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Environ Int. 2019 Feb;123:390-398. doi: 10.1016/j.envint.2018.12.026. Epub 2018 Dec 19.

Perfluoroalkyl substances and risk of type II diabetes: A prospective nested case-control study.

Author information

1
Cardiovascular and Nutritional Epidemiology, Institute of Environmental Medicine, Karolinska Institutet, Stockholm, Sweden.
2
Department of Public Health and Clinical Medicine, Occupational and Environmental Medicine, Umeå University, Umeå, Sweden.
3
Department of Public Health and Clinical Medicine, Nutritional Research, Umeå University, Umeå, Sweden.
4
Department for Health Security, Environmental Health Unit, National Institute for Health and Welfare, Kuopio, Finland.
5
Department of Public Health and Clinical Medicine, Family Medicine, Umeå University, Umeå, Sweden.
6
Cardiovascular and Nutritional Epidemiology, Institute of Environmental Medicine, Karolinska Institutet, Stockholm, Sweden. Electronic address: Agneta.Akesson@ki.se.

Abstract

BACKGROUND:

Perfluoroalkyl substances (PFAS) have drawn much attention due to bioaccumulation potential and their current omnipresence in human blood. We assessed whether plasma PFAS, suspected to induce endocrine-disrupting effects, were prospectively associated with clinical type 2 diabetes (T2D) risk.

METHODS:

We established a nested case-control study within the Swedish prospective population-based Västerbotten Intervention Programme cohort. Several PFAS were measured in plasma from a subset of 124 case-control pairs at baseline (during 1990-2003) and at 10-year follow-up. T2D cases were matched (1:1) according to gender, age and sample date with participants without T2D (controls). Conditional logistic regressions were used to prospectively assess risk of T2D by baseline PFAS plasma concentrations. Associations between long-term PFAS plasma levels (mean of baseline and follow-up) and insulin resistance (HOMA2-IR) and beta-cell function (HOMA2-B%) at follow-up were prospectively explored among 178 and 181 controls, respectively, by multivariable linear regressions.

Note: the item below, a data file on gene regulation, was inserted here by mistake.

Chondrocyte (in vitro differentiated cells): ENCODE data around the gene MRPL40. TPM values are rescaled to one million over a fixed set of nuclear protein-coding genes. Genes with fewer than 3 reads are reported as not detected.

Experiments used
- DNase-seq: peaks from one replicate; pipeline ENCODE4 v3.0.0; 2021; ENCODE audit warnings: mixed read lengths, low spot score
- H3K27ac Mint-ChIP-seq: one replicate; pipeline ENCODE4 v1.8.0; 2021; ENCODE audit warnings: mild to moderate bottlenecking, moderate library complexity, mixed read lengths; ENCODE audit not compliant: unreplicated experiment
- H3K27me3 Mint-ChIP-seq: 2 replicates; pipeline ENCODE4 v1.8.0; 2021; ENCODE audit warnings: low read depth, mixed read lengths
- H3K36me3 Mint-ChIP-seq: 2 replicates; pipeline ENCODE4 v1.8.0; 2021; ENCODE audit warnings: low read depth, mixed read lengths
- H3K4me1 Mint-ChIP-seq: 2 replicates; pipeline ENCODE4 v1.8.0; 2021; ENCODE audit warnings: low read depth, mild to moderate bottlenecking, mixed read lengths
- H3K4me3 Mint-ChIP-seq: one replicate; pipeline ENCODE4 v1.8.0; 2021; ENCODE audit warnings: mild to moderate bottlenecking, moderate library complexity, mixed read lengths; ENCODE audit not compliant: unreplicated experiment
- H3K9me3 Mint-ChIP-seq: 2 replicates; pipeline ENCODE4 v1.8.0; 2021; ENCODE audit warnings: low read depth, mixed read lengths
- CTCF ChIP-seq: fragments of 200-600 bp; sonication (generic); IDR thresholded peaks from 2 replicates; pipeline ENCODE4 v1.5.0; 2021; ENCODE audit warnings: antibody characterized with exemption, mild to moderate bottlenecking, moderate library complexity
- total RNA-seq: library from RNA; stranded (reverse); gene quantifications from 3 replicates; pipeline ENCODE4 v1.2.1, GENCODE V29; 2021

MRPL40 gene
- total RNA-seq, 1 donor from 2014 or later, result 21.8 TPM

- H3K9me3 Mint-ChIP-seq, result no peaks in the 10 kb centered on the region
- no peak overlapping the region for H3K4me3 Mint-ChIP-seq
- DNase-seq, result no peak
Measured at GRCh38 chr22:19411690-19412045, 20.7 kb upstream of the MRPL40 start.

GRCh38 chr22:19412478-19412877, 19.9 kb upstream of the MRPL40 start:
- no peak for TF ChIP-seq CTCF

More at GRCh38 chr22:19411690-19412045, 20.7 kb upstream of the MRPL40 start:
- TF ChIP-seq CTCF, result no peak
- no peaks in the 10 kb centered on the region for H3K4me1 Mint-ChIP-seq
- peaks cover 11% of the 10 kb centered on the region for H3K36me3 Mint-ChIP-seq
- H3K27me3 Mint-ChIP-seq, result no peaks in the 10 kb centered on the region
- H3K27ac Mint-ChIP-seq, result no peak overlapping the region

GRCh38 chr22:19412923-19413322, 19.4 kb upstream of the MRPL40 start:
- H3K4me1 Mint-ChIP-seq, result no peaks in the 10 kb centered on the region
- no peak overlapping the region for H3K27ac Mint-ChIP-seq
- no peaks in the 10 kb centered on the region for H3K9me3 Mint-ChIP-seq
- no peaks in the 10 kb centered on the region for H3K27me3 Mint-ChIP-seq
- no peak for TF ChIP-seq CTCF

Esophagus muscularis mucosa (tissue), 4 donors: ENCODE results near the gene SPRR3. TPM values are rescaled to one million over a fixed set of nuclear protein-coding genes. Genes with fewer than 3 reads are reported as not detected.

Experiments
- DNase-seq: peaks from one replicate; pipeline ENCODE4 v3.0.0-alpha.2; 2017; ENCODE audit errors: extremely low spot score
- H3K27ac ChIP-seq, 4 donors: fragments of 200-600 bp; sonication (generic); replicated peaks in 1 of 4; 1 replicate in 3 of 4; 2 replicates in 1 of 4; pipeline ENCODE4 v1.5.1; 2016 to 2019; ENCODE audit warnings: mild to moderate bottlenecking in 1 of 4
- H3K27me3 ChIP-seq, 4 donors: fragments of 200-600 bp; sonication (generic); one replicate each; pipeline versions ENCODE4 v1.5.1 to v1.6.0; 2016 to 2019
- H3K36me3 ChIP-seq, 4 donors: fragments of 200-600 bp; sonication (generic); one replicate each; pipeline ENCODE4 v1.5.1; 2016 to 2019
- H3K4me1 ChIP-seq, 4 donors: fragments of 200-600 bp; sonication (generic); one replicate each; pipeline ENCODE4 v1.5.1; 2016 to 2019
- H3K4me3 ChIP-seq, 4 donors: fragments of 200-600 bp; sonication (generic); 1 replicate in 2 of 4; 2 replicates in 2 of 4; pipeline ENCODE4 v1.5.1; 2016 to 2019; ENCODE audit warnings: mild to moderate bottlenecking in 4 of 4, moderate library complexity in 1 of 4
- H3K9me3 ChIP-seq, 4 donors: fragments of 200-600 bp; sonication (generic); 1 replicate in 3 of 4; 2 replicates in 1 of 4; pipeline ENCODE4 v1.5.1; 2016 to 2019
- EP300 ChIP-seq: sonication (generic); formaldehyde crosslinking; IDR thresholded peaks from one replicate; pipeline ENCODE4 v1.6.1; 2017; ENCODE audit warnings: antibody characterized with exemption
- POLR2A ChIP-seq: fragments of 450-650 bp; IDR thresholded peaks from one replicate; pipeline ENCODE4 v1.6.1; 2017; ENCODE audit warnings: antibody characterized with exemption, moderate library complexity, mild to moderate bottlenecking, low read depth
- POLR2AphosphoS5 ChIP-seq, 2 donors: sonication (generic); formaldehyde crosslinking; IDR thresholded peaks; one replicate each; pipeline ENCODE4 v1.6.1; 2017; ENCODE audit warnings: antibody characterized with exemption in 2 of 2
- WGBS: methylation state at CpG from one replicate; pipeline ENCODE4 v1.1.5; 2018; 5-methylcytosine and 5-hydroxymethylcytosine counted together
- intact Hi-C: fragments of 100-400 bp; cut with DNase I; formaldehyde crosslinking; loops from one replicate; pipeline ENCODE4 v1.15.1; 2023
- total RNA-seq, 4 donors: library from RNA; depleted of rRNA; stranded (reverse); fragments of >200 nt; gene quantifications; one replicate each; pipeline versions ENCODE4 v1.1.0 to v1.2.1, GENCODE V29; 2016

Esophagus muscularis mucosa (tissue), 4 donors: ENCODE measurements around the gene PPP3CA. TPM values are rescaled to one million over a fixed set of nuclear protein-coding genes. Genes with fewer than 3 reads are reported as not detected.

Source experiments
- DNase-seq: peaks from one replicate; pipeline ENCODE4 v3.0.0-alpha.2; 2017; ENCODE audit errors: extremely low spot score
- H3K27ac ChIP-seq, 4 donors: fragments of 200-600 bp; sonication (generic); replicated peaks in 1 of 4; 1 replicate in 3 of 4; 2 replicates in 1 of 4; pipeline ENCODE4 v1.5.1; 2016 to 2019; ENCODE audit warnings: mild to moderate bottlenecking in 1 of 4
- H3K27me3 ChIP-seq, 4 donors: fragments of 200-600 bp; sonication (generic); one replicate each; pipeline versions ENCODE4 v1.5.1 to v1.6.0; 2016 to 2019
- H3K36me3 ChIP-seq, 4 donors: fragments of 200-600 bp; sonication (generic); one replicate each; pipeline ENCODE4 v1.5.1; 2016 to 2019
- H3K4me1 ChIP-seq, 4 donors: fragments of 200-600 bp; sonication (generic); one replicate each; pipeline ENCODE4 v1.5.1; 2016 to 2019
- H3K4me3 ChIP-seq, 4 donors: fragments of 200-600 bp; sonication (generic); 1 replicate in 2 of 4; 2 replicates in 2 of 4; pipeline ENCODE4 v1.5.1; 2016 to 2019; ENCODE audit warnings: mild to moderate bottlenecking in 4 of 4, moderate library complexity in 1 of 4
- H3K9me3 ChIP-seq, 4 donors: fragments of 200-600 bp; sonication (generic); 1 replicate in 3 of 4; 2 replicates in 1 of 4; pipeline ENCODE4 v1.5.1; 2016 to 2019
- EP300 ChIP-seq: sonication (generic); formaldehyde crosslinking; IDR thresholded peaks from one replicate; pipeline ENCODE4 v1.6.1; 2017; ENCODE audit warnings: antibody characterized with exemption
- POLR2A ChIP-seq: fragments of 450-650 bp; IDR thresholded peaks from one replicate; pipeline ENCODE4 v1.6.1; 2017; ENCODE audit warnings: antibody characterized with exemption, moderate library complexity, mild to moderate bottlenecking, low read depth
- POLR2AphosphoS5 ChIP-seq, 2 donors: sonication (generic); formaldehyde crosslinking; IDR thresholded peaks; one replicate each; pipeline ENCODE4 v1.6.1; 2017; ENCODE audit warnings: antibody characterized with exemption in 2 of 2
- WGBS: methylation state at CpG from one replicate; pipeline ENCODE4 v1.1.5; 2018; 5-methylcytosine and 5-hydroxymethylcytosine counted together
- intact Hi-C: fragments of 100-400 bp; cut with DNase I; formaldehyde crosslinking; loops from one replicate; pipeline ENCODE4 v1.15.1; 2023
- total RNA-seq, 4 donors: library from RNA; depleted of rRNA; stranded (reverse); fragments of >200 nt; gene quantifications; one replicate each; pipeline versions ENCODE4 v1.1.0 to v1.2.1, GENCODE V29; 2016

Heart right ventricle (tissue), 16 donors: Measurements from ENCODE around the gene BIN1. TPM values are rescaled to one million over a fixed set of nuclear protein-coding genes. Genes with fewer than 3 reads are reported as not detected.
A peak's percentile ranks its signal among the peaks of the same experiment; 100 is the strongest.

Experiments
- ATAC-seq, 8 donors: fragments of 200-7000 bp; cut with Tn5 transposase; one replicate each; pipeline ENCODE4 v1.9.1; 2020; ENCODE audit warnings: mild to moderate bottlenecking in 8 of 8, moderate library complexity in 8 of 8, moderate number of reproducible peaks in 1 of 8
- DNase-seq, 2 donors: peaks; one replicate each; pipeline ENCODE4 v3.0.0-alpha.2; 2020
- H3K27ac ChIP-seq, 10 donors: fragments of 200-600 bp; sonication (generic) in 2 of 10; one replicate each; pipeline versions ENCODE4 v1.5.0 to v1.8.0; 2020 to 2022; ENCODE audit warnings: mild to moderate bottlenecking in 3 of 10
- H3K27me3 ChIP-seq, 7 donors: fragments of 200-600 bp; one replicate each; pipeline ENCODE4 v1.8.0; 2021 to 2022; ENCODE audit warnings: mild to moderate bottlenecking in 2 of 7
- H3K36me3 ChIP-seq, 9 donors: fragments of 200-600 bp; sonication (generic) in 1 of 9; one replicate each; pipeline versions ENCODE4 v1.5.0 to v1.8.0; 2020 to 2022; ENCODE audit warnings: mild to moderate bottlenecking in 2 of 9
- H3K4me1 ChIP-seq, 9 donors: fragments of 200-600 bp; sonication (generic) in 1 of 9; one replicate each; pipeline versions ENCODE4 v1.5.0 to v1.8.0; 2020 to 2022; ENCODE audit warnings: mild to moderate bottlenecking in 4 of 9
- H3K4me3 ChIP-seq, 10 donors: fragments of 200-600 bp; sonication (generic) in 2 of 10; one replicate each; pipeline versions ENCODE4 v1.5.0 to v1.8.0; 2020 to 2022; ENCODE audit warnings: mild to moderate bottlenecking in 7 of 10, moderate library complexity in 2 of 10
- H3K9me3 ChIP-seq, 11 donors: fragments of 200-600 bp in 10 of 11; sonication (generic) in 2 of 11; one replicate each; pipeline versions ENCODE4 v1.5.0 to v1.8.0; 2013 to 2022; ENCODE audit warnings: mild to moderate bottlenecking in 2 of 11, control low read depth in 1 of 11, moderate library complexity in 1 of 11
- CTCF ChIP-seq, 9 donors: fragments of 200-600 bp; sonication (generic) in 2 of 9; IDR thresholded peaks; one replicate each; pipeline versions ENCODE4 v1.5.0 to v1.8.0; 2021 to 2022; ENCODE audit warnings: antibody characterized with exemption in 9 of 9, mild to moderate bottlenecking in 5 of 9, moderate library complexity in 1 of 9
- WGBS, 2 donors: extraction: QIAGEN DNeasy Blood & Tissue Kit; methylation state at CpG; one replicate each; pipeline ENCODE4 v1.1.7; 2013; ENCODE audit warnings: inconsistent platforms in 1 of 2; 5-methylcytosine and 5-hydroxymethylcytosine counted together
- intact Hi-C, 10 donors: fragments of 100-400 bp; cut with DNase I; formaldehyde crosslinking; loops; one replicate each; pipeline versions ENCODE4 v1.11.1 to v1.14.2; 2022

RESULTS:

After adjusting for gender, age, sample year, diet and body mass index, the odds ratio of T2D for the sum of PFAS (Σ z-score PFAS) was 0.52 (95% confidence interval, CI: 0.20, 1.36), comparing third with first tertile; and 0.92 (95% CI: 0.84, 1.00) per one standard deviation increment of sum of log-transformed PFAS. Among the controls, the adjusted β of HOMA2-IR and HOMA-B% for the sum of PFAS were -0.26 (95% CI: -0.52, -0.01) and -9.61 (95% CI: -22.60, 3.39) respectively comparing third with first tertile.

CONCLUSIONS:

This prospective nested case-control study yielded overall inverse associations between individual PFAS and risk of T2D, although mostly non-significant. Among participants without T2D, long-term PFAS exposure was prospectively associated with lower insulin resistance.

KEYWORDS:

Diabetes; Endocrine disruption; Environmental contaminants; Environmental epidemiology; Environmental risk factors; Insulin resistance; Nested case-control study; Plasma perfluoroalkyl substances; Prospective assessment

PMID:
30622063
DOI:
10.1016/j.envint.2018.12.026
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